(Reuters) -The U.S. CDC plans to drop its five-day COVID-19 isolation recommendations under new guidance planned by the agency, the Washington Post reported on Tuesday.
The health agency plans to recommend people who test positive for COVID-19 to take a call on when to end isolation based on their symptoms.
People with mild and improving symptoms would no longer need to stay home if they have been fever-free for at least 24 hours, the report said citing CDC officials familiar with the matter, adding the new recommendations would not apply to hospitals and other health-care settings with more vulnerable populations.
The government has yet to sign off on the guidelines the agency is expected to release in April for public feedback, the report added.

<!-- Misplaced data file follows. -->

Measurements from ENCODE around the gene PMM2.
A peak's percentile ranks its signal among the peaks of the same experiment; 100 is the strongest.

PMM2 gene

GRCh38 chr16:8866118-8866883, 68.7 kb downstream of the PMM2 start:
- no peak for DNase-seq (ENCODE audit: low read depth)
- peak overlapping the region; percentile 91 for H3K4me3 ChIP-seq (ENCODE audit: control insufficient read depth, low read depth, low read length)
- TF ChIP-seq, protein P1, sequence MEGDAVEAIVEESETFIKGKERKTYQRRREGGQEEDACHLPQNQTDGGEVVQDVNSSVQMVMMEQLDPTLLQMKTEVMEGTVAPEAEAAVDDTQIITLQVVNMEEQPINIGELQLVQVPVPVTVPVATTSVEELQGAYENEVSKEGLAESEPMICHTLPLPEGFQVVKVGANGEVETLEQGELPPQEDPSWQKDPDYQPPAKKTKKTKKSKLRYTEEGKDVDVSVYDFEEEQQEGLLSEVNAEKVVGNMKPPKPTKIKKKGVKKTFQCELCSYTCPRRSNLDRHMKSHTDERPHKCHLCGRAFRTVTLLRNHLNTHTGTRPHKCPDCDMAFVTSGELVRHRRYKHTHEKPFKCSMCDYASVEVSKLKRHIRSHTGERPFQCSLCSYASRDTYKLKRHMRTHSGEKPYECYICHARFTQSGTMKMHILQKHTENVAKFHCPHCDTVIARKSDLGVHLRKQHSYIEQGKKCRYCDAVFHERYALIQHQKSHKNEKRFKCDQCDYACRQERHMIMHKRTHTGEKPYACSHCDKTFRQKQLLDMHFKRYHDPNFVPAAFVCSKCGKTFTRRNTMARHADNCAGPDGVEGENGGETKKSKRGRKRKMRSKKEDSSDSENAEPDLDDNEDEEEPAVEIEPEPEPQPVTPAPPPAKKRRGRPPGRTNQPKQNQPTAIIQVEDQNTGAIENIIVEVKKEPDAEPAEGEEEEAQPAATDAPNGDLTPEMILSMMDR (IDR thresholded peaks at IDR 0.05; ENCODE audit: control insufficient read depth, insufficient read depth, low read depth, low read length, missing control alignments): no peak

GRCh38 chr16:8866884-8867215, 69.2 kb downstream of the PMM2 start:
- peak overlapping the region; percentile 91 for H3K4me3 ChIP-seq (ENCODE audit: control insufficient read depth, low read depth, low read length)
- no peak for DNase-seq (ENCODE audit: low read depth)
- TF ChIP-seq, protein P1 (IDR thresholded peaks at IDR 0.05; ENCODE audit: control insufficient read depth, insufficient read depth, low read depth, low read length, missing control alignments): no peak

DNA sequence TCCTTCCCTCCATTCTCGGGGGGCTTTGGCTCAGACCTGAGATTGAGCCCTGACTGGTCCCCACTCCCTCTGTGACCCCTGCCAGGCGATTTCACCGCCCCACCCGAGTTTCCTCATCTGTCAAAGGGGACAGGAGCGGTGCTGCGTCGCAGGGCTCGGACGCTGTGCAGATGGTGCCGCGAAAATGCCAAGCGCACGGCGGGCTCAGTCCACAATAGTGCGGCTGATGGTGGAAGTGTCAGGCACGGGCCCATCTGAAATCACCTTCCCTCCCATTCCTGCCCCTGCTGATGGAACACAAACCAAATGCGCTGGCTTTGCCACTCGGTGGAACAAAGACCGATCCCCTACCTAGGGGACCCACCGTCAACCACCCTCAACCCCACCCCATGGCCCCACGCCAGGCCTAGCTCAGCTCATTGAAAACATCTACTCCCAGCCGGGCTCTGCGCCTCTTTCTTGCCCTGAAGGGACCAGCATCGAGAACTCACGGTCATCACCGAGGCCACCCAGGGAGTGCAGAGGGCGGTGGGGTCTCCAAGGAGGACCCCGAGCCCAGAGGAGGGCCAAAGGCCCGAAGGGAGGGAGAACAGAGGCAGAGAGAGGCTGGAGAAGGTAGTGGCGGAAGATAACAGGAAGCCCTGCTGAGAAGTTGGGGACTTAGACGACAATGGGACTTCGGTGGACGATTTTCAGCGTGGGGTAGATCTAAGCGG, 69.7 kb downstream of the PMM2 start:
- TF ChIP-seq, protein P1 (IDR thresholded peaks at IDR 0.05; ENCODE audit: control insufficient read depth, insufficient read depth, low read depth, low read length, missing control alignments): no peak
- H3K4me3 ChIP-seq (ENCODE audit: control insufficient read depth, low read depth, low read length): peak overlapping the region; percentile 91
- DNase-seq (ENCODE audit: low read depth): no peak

"There are no updates to COVID guidelines to announce at this time. We will continue to make decisions based on the best evidence and science to keep communities healthy and safe," CDC said in an email response.
The guidelines for isolation when tested positive for COVID-19 has not been updated since Dec. 2021, when the CDC had shortened the recommended isolation time for Americans with asymptomatic cases to five days from the previous guidance of 10 days.
CDC data showed nearly 86% of COVID-19 cases in the United States, as of Jan. 19, were caused by the sub-variant JN.1, classified as a "variant of interest" by the World Health Organization.
(Reporting by Chandni Shah and Mariam Sunny in Bengaluru; Editing by Alex Richardson and Krishna Chandra Eluri)